And there are lines of varying weight. Some are thin; some are heavy.

Some lines are straight…

And some lines curve…

Some lines communicate more than others. Some lines are vertical (or horizontal), while others are diagonal. Lines communicate information and stability through character and direction in space!

Lines can vary in color! (Check out this skinny purple asparagus! I love them!)

Would you eat them on a boat? Would you eat them with a goat?

So, now that we’ve talked about lines… would you like to eat some? Here I have a washed bundle of medium weight green asparagus. Even Sam I Am wouldn’t have to convince an omnivore or picky flexitarian to eat these green lines with ham!

I’m peeling the rough exterior to reveal…

a beautiful pattern of tiny-lines beneath the skin. The lines keep on coming! This step is for function and for fun.

Look! Even the texture under the surface is linear.

I’m discarding the skins off to the side as I go.

Dear Asparagus, you now have pinstripes!

I’ve skinned half of the stalks here. Look at the vivid green! What a brilliant color.

And we’re done.

The skins are inspiring. They’re not that rough. Um… I kind of want to eat them. Wouldn’t these curvy lines be beautiful piled on a piece of salmon or mixed in a bowl of greens? Oh Asparagus, you are the mother of linear foods.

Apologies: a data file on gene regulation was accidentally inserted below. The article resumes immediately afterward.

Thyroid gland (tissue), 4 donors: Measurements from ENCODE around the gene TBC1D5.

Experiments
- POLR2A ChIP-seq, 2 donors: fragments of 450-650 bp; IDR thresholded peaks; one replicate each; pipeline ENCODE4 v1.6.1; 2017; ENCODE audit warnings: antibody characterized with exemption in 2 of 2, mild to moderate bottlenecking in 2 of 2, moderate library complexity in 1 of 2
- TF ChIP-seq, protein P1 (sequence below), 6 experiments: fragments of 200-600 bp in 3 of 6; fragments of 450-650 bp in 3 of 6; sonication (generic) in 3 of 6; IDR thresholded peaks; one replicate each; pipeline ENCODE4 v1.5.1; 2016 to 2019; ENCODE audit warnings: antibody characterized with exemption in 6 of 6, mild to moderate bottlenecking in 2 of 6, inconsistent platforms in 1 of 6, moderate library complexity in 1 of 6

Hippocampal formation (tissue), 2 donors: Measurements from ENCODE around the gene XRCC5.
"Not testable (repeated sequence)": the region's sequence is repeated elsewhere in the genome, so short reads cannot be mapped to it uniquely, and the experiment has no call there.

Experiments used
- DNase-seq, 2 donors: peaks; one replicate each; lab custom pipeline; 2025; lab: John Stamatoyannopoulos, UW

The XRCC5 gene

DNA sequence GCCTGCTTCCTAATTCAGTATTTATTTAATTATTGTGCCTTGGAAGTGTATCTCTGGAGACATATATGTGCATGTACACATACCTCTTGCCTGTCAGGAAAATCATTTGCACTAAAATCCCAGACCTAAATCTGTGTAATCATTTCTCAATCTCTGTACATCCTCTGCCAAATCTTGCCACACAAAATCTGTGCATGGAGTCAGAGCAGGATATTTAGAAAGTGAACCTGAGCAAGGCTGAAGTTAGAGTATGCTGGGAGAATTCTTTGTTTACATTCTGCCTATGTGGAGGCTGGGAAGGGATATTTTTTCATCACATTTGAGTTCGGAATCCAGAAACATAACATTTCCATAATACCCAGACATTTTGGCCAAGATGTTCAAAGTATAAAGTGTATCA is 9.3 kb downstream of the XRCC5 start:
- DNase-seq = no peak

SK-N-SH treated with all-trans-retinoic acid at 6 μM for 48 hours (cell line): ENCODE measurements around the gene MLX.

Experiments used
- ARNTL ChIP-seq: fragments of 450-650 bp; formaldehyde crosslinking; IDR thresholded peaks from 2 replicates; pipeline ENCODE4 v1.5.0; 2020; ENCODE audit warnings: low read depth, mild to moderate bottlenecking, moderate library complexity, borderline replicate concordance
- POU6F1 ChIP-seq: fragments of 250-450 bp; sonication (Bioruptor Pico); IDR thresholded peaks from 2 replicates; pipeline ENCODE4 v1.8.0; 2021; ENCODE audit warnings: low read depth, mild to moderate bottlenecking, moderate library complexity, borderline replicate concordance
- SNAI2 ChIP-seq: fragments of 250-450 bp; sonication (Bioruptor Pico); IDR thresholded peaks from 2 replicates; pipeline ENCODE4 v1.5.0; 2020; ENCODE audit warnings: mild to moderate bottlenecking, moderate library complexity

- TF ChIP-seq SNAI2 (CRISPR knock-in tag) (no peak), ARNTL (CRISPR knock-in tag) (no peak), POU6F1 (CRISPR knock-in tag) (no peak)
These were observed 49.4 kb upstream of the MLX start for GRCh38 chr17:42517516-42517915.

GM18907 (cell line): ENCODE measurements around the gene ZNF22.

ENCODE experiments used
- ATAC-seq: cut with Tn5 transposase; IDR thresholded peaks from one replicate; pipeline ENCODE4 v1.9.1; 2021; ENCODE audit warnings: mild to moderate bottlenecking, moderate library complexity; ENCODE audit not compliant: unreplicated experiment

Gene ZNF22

The ends are a bit rough, so let’s pop ‘em off.

No knife required on this one! I just pop the stalks between my thumbs and my fingers and the base pops right off!

All right!

Dear asparagus, you look cold. I think it’s time that you get rolled!

Okay! I’ve got my asparagus shaved and popped, a stack of proscuitto and a parchment lined baking sheet.

Would you roll them here or there? I would roll them anywhere!

If you don’t have easy access to prosciutto, bacon or another thinly sliced salty meat would work. (If you don’t eat meat, just drizzle the stalks with olive oil and sprinkle with salt and pepper.)

The meat is like glue. It sticks to itself. You don’t even need salt and pepper (if you add it, it will be too salty!) Plus no additional oil is needed. The oil from the prosciutto will keep the asparagus tender and moist. No dry asparagus here!

Once you’ve wrapped and arranged all of the lines onto the baking sheet…